Trombonist Michael Dease steps to the fore on the CD Coming Home. Dease may not be well-known to the jazz public writ large, but he's built a reputation over the last decade as one of the finest trombonists on today's scene. He's got ridiculous chops (check out his original Solid Gold or his playing on Freddie Hubbard's Take It to the Ozone), but is far more than just someone showing off his technique: check out the drop-dead gorgeous playing on Ellington's In a Sentimental Mood. Other highlights include the rapid and very catchy Oscar Peterson tune, Blues Etude, and bassist Christian McBride's The Shade of the Cedar Tree. With McBride on bass and Ulysses Owens, Jr., on drums, the rhythm is both rock solid and suitably supple, and the band has two excellent veterans in pianist Renee Rosnes and saxophonist Steve Wilson.
Etienne Charles, Tom Harrell and Terence Blanchard are among this year's highlights. On Creole Soul, the Trinidadian trumpeter Charles explores a wide variety of African and Caribbean rhythms in an album bursting with joy and movement. From the opening title track, with the Haitian vocals of Erol Josue and the fiery electric guitar of Alex Wintz to the delightful calypso that closes the CD, Doin' the Thing, this album covers a broad terrain stylistically but never feels like a jumble. The rhythm is anchored by bassist Ben Williams and drummer Obed Calvaire, along with keyboardist Kris Bowers. Check out the reworked rhythms on Thelonious Monk's Green Chimneys. At age 67, Harrell continues to be a font of creativity, as shown on Colors of a Dream, where he supplements his regular band of tenor saxophonist Wayne Escoffery, bassist Ugonna Okegwo and drummer Johnathan Blake with alto sax player Jaleel Shaw and vocalist and bassist Esperanza Spalding. The two bass format and mostly wordless vocals bring a new twist to the proceedings (where all the pieces are composed by Harrell), with highlights including Phantasy in Latin and Blues 2013, and the vocal take by Spalding on a classic Harrell piece, Sail Away, with Portuguese lyrics. Blanchard's Magnetic features his working quintet (plus such guests as Ron Carter, Ravi Coltrane and Lionel Loueke) blending inventive post-bop acoustic jazz with judicious use of electronics and contemporary rhythmic grooves. The title track, written by Blanchard, is an ambitious, sprawling piece stuffed with powerful drumming from Kendrick Scott and strong soloing, including Blanchard's processed trumpet. The 21-year-old bassist Joshua Crumbley's tune, Jacob's Ladder, shows the quietly powerful acoustic side of the band, and there is sprightly, dancing bop on Blanchard's Don't Run, with great interplay with guest saxophonist Ravi Coltrane and guest bassist Ron Carter. Pianist Fabian Almanzar's extended, ambitious piece Pet Step Sitter's Theme Song, explores the outer reaches.A trio of CDs from trumpeters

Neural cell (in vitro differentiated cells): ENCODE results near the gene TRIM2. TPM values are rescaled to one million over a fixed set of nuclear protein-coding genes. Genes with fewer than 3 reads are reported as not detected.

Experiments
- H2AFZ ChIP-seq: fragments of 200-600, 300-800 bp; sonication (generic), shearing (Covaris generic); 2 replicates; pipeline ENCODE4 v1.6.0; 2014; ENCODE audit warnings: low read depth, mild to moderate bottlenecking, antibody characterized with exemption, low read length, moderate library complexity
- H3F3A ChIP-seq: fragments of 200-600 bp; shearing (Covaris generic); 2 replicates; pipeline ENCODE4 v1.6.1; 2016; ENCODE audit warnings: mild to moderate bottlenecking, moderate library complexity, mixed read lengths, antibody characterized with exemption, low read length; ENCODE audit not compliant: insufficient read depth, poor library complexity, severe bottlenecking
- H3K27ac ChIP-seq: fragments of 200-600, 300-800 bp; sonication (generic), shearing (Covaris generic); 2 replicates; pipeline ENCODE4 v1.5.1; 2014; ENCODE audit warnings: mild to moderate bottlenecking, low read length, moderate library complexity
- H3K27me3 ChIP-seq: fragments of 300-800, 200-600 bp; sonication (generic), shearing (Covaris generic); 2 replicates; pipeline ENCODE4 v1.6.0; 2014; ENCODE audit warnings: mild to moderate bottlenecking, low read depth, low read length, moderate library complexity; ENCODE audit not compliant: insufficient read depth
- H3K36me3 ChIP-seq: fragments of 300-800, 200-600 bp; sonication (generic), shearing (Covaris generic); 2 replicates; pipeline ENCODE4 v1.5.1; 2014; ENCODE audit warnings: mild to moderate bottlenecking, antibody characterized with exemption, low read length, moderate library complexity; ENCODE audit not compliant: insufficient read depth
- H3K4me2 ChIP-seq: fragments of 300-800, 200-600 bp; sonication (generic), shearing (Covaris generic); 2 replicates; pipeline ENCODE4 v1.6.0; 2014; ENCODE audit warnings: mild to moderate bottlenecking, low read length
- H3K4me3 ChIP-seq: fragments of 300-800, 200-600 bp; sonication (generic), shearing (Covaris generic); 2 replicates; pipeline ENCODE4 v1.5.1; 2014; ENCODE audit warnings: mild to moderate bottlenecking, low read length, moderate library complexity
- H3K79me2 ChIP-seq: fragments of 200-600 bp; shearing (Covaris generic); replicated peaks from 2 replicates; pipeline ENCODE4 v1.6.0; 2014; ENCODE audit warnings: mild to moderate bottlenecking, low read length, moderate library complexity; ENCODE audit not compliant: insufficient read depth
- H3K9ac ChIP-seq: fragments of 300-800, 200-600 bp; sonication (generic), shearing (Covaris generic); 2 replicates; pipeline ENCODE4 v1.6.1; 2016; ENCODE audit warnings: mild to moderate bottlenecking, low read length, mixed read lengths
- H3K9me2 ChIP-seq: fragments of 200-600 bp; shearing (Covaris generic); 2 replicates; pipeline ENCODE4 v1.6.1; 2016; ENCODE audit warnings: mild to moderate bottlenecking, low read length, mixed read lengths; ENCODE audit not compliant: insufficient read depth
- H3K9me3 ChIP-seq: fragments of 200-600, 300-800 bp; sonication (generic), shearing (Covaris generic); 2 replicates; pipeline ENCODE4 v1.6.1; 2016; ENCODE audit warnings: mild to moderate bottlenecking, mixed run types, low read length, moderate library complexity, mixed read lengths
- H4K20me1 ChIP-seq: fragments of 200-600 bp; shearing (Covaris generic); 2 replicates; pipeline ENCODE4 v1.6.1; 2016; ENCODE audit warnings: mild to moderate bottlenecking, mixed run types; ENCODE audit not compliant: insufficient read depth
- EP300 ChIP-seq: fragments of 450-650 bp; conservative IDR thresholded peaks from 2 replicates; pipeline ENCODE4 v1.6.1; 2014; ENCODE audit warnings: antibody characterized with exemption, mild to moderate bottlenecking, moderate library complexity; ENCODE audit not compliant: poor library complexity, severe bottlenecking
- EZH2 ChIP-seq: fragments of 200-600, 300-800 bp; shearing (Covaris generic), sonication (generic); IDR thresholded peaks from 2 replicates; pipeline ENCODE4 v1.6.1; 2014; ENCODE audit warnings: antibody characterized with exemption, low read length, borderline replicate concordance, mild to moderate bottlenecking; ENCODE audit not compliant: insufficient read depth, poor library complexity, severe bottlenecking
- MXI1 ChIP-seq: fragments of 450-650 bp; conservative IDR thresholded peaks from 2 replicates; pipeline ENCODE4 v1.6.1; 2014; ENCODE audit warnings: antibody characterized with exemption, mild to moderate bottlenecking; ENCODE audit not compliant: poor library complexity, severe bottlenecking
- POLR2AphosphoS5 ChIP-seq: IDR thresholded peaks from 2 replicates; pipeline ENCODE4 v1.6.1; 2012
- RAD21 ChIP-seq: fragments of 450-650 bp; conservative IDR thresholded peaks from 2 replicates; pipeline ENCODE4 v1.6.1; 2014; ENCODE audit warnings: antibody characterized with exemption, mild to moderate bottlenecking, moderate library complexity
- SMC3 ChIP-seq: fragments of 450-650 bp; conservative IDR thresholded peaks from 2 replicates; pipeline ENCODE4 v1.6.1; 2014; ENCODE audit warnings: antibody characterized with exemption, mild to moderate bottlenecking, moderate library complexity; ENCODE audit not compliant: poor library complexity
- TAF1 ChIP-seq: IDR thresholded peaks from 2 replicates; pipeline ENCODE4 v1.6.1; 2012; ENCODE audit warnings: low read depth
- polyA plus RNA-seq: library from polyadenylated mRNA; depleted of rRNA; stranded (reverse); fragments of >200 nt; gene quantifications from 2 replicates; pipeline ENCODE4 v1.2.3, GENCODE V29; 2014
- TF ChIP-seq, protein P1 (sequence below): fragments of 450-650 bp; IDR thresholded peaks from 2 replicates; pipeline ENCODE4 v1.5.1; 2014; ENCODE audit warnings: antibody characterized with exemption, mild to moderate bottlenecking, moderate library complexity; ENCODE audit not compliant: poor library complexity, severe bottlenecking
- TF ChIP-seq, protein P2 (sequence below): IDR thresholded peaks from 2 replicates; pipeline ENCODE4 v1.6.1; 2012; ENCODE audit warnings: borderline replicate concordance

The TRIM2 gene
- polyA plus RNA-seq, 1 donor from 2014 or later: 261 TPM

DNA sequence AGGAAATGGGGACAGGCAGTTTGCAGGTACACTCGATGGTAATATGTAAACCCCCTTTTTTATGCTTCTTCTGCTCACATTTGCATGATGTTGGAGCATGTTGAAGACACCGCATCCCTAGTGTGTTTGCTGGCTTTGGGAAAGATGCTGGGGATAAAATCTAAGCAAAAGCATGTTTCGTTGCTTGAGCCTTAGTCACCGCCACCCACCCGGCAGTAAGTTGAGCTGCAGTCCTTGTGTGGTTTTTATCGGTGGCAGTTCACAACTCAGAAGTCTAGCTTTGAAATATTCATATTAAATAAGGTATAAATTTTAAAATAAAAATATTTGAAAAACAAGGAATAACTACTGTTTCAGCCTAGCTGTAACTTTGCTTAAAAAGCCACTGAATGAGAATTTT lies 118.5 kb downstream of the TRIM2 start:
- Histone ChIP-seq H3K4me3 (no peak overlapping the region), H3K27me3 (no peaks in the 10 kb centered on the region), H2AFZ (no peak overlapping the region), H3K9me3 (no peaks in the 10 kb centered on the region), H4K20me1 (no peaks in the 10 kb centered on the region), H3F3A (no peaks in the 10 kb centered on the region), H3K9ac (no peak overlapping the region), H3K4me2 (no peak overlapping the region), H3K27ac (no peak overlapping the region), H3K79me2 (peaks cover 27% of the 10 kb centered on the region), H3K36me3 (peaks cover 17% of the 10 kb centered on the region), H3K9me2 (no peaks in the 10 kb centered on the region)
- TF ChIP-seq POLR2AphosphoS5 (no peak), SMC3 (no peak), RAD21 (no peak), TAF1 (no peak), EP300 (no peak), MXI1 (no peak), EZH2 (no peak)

The Kansas City jazz scene is thriving these days, and one strong piece of evidence of that comes from trumpeters Stan Kessler, Hermon Mehari, and Mike Metheny on their CD, A Kansas City Trumpet Summit. Kessler and Metheny have been two of the stalwarts of the scene for many years, as is the bassist here, Gerald Spaits, and the new generation of KC players is served well by Mehari, pianist T.J. Martley and drummer Brian Steever. This is no wild extravaganza of "can you top this?" pyrotechnics, but rather an exercise in melodicism. All three shine on the swinging Charlie Parker tune, Segment, that opens the proceedings. There's two by Jobim, and Mike Metheny uses his EVI (electronic valve instrument) to good effect on So Danco Samba and on a lovely, little heard Bill Evans tune, Comrade Conrad. Mehari shines on Body and Soul. It's a polished, gorgeous CD, but I would love to have a live recording where everyone cuts loose more (as all three can).